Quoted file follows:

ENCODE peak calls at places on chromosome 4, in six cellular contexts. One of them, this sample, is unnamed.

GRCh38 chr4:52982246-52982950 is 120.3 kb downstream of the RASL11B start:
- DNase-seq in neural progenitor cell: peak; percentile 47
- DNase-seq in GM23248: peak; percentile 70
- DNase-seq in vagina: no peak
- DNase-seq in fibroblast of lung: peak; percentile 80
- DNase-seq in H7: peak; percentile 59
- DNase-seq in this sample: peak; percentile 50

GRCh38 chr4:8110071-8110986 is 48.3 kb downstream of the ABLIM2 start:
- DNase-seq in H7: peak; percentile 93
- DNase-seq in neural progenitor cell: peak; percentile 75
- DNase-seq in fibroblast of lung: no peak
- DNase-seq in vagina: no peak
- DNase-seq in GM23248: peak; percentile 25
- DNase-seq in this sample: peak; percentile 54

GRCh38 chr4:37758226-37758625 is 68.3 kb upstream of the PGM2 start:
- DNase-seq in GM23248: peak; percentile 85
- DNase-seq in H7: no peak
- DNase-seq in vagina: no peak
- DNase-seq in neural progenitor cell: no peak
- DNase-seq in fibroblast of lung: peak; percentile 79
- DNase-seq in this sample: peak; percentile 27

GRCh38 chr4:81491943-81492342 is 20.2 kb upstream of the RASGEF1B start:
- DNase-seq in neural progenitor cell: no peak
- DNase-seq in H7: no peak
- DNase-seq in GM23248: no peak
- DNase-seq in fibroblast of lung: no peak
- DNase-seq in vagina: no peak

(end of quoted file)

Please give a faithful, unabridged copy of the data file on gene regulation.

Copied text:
ENCODE peak calls at places on chromosome 4, in six cellular contexts. One of them, this sample, is unnamed.

GRCh38 chr4:52982246-52982950 is 120.3 kb downstream of the RASL11B start:
- DNase-seq in neural progenitor cell: peak; percentile 47
- DNase-seq in GM23248: peak; percentile 70
- DNase-seq in vagina: no peak
- DNase-seq in fibroblast of lung: peak; percentile 80
- DNase-seq in H7: peak; percentile 59
- DNase-seq in this sample: peak; percentile 50

GRCh38 chr4:8110071-8110986 is 48.3 kb downstream of the ABLIM2 start:
- DNase-seq in H7: peak; percentile 93
- DNase-seq in neural progenitor cell: peak; percentile 75
- DNase-seq in fibroblast of lung: no peak
- DNase-seq in vagina: no peak
- DNase-seq in GM23248: peak; percentile 25
- DNase-seq in this sample: peak; percentile 54

GRCh38 chr4:37758226-37758625 is 68.3 kb upstream of the PGM2 start:
- DNase-seq in GM23248: peak; percentile 85
- DNase-seq in H7: no peak
- DNase-seq in vagina: no peak
- DNase-seq in neural progenitor cell: no peak
- DNase-seq in fibroblast of lung: peak; percentile 79
- DNase-seq in this sample: peak; percentile 27

GRCh38 chr4:81491943-81492342 is 20.2 kb upstream of the RASGEF1B start:
- DNase-seq in neural progenitor cell: no peak
- DNase-seq in H7: no peak
- DNase-seq in GM23248: no peak
- DNase-seq in fibroblast of lung: no peak
- DNase-seq in vagina: no peak